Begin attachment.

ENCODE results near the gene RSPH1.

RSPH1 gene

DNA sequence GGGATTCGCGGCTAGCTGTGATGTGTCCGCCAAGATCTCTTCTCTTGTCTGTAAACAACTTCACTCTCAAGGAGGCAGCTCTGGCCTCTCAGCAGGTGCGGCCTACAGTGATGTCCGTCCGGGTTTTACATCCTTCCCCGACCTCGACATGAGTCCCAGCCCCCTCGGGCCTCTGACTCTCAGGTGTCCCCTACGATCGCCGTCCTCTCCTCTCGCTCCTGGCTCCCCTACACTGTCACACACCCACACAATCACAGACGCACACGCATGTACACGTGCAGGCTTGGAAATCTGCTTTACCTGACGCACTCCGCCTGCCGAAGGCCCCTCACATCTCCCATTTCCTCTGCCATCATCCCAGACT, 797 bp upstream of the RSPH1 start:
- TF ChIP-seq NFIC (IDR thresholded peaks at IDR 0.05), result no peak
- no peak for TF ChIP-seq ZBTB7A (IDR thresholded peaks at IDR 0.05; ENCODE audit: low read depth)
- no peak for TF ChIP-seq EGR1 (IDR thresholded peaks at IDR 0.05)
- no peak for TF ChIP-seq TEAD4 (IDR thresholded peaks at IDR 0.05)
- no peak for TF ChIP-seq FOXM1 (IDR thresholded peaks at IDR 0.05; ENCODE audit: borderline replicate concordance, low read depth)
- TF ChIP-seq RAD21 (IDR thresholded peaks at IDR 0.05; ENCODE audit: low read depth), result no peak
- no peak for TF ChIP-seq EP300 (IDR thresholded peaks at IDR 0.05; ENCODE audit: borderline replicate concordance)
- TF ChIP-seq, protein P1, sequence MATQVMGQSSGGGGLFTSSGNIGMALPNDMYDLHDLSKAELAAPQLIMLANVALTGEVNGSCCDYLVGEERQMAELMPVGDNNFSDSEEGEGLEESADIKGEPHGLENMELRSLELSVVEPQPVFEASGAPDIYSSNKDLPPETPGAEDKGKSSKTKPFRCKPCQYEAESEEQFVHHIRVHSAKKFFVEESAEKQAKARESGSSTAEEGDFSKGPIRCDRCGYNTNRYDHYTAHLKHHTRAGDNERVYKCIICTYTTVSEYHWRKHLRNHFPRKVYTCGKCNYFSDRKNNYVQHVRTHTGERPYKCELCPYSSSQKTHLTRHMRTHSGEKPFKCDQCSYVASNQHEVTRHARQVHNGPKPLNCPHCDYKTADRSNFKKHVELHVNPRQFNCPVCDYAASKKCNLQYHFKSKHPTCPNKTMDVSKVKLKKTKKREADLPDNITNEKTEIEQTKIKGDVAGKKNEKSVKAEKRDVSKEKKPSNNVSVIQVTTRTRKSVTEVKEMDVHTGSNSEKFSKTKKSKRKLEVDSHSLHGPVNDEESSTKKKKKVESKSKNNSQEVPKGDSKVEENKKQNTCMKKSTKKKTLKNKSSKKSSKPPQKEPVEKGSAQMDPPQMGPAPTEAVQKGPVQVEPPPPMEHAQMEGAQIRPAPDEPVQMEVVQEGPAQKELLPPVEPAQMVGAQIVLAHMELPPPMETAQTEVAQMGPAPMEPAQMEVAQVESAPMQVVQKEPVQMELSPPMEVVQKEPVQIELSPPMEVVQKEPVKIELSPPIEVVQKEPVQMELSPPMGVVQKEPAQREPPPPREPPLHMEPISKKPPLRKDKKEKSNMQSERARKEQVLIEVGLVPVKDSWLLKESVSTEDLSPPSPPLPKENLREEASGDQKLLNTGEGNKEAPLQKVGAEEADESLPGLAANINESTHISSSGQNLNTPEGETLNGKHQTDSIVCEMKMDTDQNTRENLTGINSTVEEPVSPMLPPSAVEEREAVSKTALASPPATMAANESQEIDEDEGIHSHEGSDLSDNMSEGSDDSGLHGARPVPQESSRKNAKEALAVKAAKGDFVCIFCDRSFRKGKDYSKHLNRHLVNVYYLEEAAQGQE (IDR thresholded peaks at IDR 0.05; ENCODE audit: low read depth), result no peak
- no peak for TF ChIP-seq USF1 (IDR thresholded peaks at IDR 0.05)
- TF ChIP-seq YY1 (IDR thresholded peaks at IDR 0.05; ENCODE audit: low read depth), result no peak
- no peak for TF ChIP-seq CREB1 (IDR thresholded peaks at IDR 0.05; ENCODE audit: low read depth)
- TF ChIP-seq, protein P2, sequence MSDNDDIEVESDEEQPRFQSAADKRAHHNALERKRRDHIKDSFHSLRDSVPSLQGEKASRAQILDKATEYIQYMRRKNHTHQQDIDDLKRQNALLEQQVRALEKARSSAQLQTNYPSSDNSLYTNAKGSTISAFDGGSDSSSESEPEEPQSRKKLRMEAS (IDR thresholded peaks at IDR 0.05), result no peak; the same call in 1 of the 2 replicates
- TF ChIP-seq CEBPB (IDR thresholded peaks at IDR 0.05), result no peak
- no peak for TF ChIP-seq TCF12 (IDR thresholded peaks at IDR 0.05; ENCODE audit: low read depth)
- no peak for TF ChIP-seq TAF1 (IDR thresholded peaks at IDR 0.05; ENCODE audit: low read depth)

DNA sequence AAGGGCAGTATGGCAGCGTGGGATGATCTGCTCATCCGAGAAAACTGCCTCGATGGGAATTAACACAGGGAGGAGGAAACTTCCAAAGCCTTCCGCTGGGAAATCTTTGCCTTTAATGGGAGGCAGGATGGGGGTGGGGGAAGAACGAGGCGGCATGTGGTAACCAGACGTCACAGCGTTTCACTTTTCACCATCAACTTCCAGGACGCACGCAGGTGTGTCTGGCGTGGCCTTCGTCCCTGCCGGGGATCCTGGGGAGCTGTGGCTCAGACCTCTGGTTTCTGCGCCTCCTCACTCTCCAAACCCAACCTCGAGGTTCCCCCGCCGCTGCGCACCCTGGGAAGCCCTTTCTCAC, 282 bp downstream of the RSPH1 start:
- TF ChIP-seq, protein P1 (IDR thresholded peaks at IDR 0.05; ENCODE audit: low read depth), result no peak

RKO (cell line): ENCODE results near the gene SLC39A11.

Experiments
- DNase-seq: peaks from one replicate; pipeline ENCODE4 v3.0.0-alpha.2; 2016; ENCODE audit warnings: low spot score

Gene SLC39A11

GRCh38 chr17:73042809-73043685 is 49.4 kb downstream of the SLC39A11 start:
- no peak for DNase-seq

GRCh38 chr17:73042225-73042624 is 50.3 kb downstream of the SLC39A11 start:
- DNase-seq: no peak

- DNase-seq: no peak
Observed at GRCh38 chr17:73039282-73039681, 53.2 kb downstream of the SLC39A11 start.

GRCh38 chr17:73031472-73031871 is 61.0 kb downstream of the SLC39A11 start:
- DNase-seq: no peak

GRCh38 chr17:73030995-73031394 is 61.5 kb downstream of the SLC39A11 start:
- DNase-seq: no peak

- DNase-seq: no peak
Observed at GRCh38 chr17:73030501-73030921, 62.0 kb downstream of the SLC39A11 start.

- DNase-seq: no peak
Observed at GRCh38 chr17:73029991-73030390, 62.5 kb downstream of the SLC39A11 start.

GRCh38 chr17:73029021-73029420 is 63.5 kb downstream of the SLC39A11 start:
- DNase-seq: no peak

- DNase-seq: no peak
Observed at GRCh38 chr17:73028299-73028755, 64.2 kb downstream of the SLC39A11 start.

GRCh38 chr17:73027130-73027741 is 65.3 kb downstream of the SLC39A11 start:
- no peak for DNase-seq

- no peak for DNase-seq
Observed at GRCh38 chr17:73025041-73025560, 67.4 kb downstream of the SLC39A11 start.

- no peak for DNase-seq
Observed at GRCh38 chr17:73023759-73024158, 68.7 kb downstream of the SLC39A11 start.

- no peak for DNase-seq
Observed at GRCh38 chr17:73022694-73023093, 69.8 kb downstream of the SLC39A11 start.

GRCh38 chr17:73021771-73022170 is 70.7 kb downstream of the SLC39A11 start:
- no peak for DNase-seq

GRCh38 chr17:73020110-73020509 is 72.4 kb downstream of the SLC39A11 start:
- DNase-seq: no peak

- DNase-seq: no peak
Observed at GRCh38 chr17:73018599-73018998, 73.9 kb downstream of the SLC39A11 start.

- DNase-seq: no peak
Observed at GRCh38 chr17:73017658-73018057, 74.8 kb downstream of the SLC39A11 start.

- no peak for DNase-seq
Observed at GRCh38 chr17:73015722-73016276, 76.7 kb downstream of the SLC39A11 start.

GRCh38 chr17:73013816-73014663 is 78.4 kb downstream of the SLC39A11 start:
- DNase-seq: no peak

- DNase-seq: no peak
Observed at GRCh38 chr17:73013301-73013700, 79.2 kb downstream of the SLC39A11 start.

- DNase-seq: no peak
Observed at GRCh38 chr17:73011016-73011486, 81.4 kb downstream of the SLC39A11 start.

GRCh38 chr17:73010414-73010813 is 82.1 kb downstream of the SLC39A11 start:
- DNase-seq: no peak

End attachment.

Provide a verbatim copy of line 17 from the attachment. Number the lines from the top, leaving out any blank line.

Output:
- no peak for TF ChIP-seq TCF12 (IDR thresholded peaks at IDR 0.05; ENCODE audit: low read depth)